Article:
Mavunga, The gem from Domboshava

18 Sep, 2022 - 00:09 0 Views
Mavunga, The gem from Domboshava

The Sunday Mail

Don Makanyanga
Sports Reporter

FOR a sport that is largely dominated by statistics, the rare gem that is Michelle Mavunga, a cricketer, is probably best understood through her personality.

At the tender age of 17, she is currently on the cusp of a promising international career, and is one of the country’s talents to watch.

However, the medium-pace bowler has surprisingly found a way to stay humble and level-headed despite showers of praise and countless pats on the back during her short but memorable start to international cricket.

To her peers, family and community in the peri-urban residential area of Domboshava, the Lady Chevrons’ bowler still finds time to meet and mingle with her neighbours.

Her time is spent on household chores, cricket and being a netball coach at her former school, Munyawiri Primary School, which is a stone’s throw away from her home.

She doubles up as their cricket coach.

Maybe she owes her achievements to humble beginnings in Domboshava, which is about half-an-hour’s drive from the Harare central business district.

It is probably due to the values her parents, John and Angeline Mavunga, instilled in her.

The Sunday Mail Sport recently took a trip to Domboshava to get some insights from the amazing cricket talent.

“To be honest, I can’t believe the strides I have made in my career so far. It seems it has been all a dream,” said Mavunga, who was clad in her Lady Chevrons training short and Alliance Health Eagles’ shirt.

Seated next to her mother, who was wearing a Zimbabwe national team cap and shelling some peanuts, Mavunga went on to chronicle how she took up the sport by accident.

“I used to play handball and netball at school (Munyawiri Secondary School), and cricket was never my game.

“I did not understand the sport at all,” she went on.

“However, one particular day our physical education teacher and cricket coach, Harmony Kurisa, was conducting bowling lessons and was impressed with my bowling action.

“He then asked why I was not coming for cricket practice. I initially told him that I was not interested because I did not understand the sport.

“That was not entirely true, as the main reason I did not play was that I feared him.

“He was that kind of a teacher who was known as a disciplinarian.”

Ever the astute cricket mentor, the Harmonics Cricket Academy founder and coach saw through it all.

After failing to convince her to try out the sport, he decided to bring in reinforcements in the form of her parents.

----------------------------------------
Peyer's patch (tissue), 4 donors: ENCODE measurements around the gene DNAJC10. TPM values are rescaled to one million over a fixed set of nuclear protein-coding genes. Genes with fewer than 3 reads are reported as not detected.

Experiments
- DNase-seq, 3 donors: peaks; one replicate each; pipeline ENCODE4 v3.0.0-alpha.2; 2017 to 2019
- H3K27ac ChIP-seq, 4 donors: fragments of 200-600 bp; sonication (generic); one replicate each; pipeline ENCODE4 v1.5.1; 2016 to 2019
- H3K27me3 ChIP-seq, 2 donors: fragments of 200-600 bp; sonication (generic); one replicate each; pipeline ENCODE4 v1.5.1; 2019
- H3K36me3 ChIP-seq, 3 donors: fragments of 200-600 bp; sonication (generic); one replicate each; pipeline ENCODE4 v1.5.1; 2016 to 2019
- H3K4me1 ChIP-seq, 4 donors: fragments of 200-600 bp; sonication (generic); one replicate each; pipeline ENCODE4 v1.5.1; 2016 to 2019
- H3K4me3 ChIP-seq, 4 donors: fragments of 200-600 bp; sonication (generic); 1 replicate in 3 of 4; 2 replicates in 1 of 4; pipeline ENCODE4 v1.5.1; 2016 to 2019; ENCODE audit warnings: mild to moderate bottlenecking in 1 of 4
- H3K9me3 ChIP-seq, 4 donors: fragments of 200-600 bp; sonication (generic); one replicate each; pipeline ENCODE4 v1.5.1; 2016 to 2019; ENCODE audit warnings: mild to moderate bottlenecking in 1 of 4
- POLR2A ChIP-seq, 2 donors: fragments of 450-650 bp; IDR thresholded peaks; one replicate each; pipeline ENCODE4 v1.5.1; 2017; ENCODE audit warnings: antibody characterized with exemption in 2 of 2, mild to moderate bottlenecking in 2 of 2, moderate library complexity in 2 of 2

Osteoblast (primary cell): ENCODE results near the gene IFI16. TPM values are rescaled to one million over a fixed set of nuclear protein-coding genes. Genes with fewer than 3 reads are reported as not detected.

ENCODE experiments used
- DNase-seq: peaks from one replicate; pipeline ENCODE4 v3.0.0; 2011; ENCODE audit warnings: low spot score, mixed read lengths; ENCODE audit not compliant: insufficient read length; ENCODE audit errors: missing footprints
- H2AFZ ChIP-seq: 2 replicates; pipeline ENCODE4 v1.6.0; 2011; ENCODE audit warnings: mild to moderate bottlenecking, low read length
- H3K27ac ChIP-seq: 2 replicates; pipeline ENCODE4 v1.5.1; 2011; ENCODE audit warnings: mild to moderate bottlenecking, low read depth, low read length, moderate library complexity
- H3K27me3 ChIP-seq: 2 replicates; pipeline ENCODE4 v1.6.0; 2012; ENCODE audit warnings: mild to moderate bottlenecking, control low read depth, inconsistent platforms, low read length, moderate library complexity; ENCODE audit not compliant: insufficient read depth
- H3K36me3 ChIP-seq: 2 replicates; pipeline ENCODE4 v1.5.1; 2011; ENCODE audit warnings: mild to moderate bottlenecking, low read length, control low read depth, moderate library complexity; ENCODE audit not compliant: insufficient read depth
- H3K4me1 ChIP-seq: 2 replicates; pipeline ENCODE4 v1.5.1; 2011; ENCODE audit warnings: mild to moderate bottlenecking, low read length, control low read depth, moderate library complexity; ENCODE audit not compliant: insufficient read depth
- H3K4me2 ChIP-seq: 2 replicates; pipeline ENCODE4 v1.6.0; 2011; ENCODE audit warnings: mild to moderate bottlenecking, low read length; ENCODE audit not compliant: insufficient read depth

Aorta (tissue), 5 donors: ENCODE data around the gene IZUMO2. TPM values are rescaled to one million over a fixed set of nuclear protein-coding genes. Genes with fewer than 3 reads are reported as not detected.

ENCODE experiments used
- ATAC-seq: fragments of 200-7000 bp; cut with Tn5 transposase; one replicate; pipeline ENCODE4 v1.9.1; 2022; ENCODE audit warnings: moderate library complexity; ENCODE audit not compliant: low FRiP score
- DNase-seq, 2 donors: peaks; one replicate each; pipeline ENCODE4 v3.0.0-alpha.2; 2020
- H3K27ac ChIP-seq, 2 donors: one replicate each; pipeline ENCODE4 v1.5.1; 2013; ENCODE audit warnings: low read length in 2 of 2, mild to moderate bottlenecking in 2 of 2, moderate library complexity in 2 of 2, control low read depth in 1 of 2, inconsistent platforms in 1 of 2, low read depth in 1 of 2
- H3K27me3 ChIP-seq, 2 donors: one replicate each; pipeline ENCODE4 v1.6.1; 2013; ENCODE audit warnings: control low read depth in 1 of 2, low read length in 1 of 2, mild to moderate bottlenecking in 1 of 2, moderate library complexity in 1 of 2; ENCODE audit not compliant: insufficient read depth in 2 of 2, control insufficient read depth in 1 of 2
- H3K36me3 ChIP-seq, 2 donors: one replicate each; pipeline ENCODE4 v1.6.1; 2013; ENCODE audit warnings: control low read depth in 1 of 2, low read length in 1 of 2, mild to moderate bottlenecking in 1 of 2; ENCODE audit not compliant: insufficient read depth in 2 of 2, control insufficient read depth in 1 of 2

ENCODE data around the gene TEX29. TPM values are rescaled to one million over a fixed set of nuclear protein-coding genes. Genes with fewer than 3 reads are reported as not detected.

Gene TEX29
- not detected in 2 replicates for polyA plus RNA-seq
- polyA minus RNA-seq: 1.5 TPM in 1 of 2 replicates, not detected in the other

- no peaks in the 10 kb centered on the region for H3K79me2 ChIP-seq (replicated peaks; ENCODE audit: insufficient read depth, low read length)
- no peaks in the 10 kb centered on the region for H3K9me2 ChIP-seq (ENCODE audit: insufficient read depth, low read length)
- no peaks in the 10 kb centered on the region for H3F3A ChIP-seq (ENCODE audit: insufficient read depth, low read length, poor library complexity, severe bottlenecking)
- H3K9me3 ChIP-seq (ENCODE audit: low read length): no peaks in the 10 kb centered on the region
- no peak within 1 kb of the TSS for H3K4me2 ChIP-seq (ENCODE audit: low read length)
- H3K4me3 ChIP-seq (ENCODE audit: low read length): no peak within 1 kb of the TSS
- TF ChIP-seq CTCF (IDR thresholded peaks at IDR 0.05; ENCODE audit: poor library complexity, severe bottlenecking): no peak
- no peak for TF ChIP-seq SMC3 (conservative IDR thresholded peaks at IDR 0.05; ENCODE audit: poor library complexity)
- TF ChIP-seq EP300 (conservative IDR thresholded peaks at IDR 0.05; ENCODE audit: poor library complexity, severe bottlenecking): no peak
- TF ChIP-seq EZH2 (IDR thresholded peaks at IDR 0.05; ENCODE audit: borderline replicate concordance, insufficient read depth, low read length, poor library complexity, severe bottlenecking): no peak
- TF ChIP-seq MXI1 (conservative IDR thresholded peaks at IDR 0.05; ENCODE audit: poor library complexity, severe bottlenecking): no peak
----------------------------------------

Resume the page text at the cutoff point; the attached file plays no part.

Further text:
“I remember we were doing cricket lessons, in particular, the bowling session, and Michelle (Mavunga) came tops on bowling action in her class,” recalled Kurisa.

“However, she was not part of the girls who were playing cricket at the school.

“I said to myself, ‘This one is a natural bowler’. All she needed was a bit of polishing up.

“At first, she refused to join the cricket team, and so I decided to engage her parents.

“Luckily, her parents believed me, and not long after, we managed to convince her to give it a try.”

Two weeks after her first session, Mavunga got a spot in the school team, and just in time to participate at the Mashonaland East Cricket Tournament.

It was at this tournament that she was selected to represent Mashonaland East Province at the national games, which were held in Masvingo.

This is where she caught the eye of Lady Chevrons’ assistant coach Sinikiwe Mpofu.

“At the provincial tournament, I was named player of the tournament and asked to come and train with Alliance Health Eagles ladies’ team.”

Her father said after her accomplishments, they decided to give her all the support she needed.

“I would take her to Harare, where she would practise at Harare Sports Club.

“To have a daughter representing the country, to be honest, is not something we had not envisioned in our lifetime.

“We still find it hard to believe sometimes,” he said.

Mavunga won several player-of-the-match awards during her debut 2020-2021 season, which soon led to a Lady Chevrons call-up.

She made her debut for the national team early this year against Namibia and has since claimed seven wickets in her first five matches for the senior team.

While she did not make the cut for the T20 World Cup Qualifiers that begin in Dubai today, she has set her sights on making a mark at next year’s Under-19 ICC Cricket World Cup in South Africa.

“My dream is to help the country win the U-19 World Cup.

“After that, my wish is to play overseas and be among the best bowlers in the world,” she said.

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